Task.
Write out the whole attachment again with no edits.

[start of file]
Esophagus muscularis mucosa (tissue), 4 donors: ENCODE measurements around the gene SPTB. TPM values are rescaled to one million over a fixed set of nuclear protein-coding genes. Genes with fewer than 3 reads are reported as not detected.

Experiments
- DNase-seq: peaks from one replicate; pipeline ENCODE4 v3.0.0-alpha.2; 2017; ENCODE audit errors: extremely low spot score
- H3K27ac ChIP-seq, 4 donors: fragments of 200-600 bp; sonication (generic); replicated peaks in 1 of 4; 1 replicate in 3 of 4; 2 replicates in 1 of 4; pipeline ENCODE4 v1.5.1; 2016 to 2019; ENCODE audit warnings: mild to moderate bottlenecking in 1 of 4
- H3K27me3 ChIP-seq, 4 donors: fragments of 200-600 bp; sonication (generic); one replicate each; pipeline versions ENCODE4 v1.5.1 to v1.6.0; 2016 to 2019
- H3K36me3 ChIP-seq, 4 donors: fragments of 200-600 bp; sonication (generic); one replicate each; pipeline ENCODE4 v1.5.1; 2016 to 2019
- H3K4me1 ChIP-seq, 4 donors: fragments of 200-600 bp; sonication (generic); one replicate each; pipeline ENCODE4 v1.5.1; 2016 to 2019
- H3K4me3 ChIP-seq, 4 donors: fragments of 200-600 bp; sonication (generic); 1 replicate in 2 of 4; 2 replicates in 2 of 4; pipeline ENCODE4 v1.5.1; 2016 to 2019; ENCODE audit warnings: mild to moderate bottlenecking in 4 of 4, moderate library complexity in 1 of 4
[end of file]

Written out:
Esophagus muscularis mucosa (tissue), 4 donors: ENCODE measurements around the gene SPTB. TPM values are rescaled to one million over a fixed set of nuclear protein-coding genes. Genes with fewer than 3 reads are reported as not detected.

Experiments
- DNase-seq: peaks from one replicate; pipeline ENCODE4 v3.0.0-alpha.2; 2017; ENCODE audit errors: extremely low spot score
- H3K27ac ChIP-seq, 4 donors: fragments of 200-600 bp; sonication (generic); replicated peaks in 1 of 4; 1 replicate in 3 of 4; 2 replicates in 1 of 4; pipeline ENCODE4 v1.5.1; 2016 to 2019; ENCODE audit warnings: mild to moderate bottlenecking in 1 of 4
- H3K27me3 ChIP-seq, 4 donors: fragments of 200-600 bp; sonication (generic); one replicate each; pipeline versions ENCODE4 v1.5.1 to v1.6.0; 2016 to 2019
- H3K36me3 ChIP-seq, 4 donors: fragments of 200-600 bp; sonication (generic); one replicate each; pipeline ENCODE4 v1.5.1; 2016 to 2019
- H3K4me1 ChIP-seq, 4 donors: fragments of 200-600 bp; sonication (generic); one replicate each; pipeline ENCODE4 v1.5.1; 2016 to 2019
- H3K4me3 ChIP-seq, 4 donors: fragments of 200-600 bp; sonication (generic); 1 replicate in 2 of 4; 2 replicates in 2 of 4; pipeline ENCODE4 v1.5.1; 2016 to 2019; ENCODE audit warnings: mild to moderate bottlenecking in 4 of 4, moderate library complexity in 1 of 4